Okay, I too missed the Ian Rankin sarcasm.

    I'm an omnivorous reader, reading crime novels late at night or in the bath -- my alternative to TV. And I make no apologies.

    When I wrote about Brian Evenson's work for Open Letters Monthly, I highlighted several books and stories that use the mystery genre to get at epistemological questions. Here's an excerpt:

    The stories in Windeye, Evenson’s new collection, repeatedly address archeological and teleological questions. “Knowledge,” for instance, is a description of “precisely why I have still not written my detective novel.” Mysteries work within a set of assumptions that all crimes are scrutable and that clues will lead inevitably to the criminal. Attempts to solve the case presented in this story, however, require the investigator to make assumptions about the nature of reality that “end up derailing the genre.” In Windeye’s “The Moldau Affair,” to cite a second example, a detective finds it impossible to break out of the logical circles imposed by the circumstances: “Yet, how to know if the logic I think I am following is not in itself its own trap, a distortion of reality prone to do me more harm than good—just as Stratton’s logic was a trap for him?” The detective assumes his report will do more good than harm. Readers are left to question his optimism.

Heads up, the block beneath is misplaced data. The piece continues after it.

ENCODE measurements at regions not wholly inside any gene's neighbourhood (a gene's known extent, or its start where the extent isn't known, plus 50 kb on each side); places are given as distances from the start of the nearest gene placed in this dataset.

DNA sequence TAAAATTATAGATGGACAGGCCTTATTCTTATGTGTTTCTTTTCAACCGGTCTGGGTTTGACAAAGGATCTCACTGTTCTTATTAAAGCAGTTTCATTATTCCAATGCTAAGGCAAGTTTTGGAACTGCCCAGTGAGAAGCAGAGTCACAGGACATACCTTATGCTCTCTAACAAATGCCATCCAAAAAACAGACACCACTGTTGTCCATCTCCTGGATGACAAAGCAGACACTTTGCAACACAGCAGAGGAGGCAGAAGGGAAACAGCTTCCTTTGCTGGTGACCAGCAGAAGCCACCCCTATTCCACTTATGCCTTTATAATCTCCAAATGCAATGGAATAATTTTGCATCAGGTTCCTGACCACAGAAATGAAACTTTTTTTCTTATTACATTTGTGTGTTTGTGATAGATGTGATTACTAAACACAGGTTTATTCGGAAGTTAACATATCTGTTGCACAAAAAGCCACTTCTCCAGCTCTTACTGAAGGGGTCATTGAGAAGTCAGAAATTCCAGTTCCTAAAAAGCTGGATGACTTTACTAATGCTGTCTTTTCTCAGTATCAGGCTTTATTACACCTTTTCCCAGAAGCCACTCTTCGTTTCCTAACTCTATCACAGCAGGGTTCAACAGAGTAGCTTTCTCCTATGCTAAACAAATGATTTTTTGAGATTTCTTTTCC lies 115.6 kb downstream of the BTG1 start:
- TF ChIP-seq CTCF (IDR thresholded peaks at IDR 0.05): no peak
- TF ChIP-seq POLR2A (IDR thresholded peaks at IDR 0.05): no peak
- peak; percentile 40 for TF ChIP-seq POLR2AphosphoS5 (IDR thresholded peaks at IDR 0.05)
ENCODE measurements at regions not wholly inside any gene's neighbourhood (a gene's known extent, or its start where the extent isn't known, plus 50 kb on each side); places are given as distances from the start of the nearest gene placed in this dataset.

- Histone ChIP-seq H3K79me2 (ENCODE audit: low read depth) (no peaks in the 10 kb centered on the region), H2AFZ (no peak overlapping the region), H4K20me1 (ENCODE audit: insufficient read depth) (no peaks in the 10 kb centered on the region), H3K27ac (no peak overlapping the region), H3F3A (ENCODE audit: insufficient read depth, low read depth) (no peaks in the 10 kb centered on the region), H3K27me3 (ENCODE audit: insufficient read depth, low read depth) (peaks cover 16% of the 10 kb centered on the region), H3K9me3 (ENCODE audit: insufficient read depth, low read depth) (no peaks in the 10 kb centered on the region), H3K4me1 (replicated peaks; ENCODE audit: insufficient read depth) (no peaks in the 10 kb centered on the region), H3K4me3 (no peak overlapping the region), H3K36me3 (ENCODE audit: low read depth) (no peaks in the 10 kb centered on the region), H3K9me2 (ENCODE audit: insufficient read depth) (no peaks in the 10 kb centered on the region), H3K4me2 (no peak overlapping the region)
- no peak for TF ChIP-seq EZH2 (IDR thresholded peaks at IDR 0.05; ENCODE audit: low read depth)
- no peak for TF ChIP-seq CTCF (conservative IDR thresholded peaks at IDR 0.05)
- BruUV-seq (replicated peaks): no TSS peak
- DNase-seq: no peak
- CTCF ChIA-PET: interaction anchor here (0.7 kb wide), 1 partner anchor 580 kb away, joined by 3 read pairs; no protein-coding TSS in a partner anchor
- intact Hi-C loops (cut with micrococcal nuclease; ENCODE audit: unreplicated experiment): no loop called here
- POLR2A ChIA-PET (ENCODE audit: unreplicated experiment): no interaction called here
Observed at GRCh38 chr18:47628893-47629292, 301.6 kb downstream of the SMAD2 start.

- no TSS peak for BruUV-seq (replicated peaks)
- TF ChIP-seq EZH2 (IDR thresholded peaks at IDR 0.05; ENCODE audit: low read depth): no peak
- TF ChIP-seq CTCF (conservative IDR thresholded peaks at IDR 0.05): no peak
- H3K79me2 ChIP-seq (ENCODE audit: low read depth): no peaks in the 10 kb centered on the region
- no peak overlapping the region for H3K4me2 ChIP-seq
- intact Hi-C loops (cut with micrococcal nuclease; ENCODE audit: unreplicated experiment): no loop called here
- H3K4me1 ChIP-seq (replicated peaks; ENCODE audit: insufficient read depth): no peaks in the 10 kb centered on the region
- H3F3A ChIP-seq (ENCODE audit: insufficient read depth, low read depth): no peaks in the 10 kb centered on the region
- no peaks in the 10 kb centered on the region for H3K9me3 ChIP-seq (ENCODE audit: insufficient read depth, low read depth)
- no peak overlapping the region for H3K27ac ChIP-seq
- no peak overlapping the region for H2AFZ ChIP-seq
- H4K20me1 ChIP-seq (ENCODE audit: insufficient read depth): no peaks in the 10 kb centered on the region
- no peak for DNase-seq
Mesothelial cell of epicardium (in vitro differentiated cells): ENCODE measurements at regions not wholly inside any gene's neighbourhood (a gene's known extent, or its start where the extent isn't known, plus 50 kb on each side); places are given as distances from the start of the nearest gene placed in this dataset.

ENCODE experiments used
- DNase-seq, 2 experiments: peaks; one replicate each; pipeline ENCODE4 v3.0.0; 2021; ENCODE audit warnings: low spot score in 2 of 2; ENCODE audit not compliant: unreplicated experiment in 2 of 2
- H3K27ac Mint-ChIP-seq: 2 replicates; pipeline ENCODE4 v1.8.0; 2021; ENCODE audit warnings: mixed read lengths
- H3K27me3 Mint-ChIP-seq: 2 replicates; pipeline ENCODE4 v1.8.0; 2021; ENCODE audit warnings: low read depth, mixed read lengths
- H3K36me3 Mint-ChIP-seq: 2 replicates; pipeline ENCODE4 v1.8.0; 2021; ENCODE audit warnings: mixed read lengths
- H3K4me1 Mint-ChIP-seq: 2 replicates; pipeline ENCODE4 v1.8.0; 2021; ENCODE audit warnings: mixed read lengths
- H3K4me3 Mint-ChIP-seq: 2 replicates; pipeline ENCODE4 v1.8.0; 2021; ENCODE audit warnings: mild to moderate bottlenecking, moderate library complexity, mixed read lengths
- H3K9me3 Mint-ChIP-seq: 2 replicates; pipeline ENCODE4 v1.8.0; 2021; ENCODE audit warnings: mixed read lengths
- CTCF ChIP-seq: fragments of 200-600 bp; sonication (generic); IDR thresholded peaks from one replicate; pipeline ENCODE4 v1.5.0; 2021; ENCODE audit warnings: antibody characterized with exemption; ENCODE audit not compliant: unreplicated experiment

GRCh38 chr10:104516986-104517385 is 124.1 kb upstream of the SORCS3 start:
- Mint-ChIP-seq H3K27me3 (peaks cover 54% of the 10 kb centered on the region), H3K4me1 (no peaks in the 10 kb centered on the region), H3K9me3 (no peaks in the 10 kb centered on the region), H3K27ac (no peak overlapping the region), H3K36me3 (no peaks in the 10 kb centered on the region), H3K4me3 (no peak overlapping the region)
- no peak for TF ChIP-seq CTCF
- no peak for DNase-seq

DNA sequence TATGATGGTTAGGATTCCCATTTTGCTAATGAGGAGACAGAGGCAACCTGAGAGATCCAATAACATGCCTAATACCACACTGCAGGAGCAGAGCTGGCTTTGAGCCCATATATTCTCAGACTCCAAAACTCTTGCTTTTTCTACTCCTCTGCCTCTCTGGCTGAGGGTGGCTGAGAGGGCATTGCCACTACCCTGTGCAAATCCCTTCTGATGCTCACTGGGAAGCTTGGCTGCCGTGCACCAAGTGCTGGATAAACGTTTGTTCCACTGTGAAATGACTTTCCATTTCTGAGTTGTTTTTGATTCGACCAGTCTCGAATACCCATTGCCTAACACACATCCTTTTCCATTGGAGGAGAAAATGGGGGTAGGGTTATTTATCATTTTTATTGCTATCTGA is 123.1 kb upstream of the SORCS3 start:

And Handke's first translated novel, The Goalie's Anxiety, is generically a crime novel. Because it too is about epistemological questions, especially as related closely to language, the clues prove to be as indeterminate as the semiotic problem a goalie faces. The murderer breathes easier at one point when he compares the signs on a map to the area he is overlooking and finds they don't correspond as exactly as he feared (because if there is indeed a perfect correspondence between signifier and signified, then he is facing certain (and generic) capture.

  6. Scott, I don't know anymore if it's obvious that this post was almost entirely a bit of fun; a joke. The books mentioned are my favourites of the year for sure, although it doesn't include Leslie Hill's new book on Blanchot because it didn't fit my purpose to write this as a send-up of books of the year lists; that is, written from the point of view of someone – the typical English philistine cynic – reading and responding to it.

    One of my problems with genre – and hence the Rankin reference – is that what ever arguments one makes for it as literature, the outcome is invariably to encourage the focus *on* the genre, so that its features becomes the crucial aspect of a book. Writing is the only true feature. Genre is essentially a marketing device, extending to allying entertainments to Borges' Death and the Compass or indeed Handke's Goalie's Anxiety because these too feature crimes. In an interview I quoted on this blog six years ago, Rankin seemed to assume that "writing about what's happening in our society" means his novels are literature, albeit popular literature – "nothing wrong with being popular" he said, emphasising again the key things to him are genre and popularity, with social commentary as a sop to *seriousness*. Like most Britons, the real thing means absolutely nothing to them. Handke, if they've heard of him at all, is that guy who wrote a book about football; an entire career boiled down to one funny title. I haven't read it.